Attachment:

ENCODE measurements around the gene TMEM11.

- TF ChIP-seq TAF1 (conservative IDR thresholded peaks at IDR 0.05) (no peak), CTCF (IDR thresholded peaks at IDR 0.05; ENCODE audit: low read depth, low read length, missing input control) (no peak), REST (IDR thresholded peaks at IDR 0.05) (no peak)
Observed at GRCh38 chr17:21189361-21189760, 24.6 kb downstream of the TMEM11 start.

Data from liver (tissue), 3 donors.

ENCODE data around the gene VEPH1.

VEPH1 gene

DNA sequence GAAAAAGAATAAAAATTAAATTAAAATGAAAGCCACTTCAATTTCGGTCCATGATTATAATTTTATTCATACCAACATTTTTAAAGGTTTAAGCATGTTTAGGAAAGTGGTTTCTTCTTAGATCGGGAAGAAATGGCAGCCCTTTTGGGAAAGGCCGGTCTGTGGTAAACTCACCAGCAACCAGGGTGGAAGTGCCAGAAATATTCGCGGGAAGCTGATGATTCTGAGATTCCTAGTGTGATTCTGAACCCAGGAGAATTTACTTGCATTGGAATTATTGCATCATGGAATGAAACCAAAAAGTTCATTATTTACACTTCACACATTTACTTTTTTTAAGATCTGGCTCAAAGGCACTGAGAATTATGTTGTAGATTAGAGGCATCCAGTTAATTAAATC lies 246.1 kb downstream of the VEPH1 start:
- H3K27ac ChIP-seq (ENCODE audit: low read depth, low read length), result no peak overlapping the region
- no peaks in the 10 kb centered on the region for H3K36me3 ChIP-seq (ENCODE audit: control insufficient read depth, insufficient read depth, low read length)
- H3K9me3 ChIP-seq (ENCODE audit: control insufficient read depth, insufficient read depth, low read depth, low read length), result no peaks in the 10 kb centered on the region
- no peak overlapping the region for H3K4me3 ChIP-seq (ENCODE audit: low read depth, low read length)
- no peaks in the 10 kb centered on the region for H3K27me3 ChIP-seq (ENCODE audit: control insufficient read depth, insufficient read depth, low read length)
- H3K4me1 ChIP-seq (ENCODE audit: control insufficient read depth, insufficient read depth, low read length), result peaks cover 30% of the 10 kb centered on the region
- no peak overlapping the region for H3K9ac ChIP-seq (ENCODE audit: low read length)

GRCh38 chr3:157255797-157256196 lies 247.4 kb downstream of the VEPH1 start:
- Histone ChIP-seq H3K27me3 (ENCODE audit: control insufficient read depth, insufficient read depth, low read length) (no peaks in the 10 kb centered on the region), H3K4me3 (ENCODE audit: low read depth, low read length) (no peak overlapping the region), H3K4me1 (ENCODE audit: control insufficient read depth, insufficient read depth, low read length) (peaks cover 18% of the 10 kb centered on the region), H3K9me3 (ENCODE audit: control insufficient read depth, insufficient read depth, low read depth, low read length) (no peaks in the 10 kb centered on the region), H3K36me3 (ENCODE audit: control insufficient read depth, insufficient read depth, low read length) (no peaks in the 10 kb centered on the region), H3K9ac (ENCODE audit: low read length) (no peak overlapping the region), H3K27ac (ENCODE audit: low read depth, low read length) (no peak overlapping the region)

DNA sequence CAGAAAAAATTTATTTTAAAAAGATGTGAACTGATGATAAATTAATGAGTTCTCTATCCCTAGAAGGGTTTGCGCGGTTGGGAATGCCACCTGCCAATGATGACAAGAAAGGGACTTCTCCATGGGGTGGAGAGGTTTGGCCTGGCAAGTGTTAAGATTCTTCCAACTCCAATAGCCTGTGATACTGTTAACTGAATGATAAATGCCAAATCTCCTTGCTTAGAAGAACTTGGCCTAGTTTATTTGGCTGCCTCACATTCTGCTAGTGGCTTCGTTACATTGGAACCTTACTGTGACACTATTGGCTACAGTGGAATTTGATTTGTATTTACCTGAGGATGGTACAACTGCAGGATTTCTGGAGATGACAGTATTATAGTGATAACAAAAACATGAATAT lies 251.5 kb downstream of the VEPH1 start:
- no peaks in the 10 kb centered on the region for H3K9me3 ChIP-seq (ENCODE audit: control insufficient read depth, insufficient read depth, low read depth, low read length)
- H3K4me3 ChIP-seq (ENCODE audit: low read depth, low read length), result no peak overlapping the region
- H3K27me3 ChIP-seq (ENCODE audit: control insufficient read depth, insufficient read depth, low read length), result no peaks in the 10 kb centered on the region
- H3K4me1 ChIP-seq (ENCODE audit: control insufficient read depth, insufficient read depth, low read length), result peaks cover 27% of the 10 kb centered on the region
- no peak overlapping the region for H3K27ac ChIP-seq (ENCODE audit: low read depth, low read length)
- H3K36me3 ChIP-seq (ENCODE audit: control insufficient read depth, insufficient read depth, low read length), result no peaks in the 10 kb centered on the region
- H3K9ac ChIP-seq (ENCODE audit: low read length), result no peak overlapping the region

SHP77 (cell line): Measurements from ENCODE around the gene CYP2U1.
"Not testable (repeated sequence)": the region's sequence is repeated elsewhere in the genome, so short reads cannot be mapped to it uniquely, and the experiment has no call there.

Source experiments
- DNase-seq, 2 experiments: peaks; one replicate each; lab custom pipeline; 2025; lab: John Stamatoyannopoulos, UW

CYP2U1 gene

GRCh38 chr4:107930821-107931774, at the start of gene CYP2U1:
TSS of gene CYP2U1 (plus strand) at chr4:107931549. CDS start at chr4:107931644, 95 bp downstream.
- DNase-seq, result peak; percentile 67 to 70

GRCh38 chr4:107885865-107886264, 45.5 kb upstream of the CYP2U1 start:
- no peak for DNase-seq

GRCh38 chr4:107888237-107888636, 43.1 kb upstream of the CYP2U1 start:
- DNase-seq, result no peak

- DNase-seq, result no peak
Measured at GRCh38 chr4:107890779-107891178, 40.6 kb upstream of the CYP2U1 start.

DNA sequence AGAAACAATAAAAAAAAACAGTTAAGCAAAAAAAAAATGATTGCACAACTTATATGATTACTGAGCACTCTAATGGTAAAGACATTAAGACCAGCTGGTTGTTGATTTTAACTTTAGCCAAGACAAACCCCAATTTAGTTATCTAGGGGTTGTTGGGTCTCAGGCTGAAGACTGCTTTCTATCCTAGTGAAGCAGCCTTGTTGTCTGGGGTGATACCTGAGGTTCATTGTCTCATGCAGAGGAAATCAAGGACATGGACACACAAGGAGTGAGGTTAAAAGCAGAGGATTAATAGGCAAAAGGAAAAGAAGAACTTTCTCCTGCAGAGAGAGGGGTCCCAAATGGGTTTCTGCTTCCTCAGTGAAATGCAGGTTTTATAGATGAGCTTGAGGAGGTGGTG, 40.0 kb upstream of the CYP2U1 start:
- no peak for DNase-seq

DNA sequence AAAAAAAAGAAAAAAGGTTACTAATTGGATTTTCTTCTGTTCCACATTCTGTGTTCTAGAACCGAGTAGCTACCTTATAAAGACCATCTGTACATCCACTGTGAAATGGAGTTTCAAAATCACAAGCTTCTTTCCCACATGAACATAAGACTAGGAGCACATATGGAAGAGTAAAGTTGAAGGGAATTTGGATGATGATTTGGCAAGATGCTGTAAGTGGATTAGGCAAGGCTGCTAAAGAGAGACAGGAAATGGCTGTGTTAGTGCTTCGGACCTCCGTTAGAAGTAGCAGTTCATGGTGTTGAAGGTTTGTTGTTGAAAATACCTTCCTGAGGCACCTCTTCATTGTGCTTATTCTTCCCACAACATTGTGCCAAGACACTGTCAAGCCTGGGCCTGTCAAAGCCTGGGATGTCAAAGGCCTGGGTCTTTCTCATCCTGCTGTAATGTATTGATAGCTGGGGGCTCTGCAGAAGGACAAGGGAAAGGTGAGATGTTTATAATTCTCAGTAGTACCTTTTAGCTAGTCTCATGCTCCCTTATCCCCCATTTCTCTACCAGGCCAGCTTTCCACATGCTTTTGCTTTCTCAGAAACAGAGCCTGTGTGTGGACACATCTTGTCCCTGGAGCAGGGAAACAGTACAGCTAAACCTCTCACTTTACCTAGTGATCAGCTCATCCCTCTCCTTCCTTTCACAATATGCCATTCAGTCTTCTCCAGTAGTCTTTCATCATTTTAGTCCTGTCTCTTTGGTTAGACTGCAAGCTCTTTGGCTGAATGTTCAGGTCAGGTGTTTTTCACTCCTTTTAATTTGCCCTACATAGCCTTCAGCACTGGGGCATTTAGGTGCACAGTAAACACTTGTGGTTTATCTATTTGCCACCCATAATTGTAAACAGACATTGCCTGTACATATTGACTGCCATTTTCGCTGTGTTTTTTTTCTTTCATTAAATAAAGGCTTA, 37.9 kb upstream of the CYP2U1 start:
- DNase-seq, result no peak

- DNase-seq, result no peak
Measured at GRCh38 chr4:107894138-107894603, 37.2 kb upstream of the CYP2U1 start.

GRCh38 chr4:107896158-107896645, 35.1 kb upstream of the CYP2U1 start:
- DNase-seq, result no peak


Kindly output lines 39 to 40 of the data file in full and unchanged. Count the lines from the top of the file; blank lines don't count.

DNA sequence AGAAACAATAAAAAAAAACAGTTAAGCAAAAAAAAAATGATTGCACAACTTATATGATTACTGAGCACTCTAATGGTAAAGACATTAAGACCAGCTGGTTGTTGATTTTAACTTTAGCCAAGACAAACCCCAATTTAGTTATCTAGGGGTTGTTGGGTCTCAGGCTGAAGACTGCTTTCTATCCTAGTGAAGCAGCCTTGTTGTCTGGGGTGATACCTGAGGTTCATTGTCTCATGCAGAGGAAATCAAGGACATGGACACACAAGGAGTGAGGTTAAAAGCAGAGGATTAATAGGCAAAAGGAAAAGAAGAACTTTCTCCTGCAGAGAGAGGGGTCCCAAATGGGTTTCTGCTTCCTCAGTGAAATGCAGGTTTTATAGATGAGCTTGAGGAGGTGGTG, 40.0 kb upstream of the CYP2U1 start:
- no peak for DNase-seq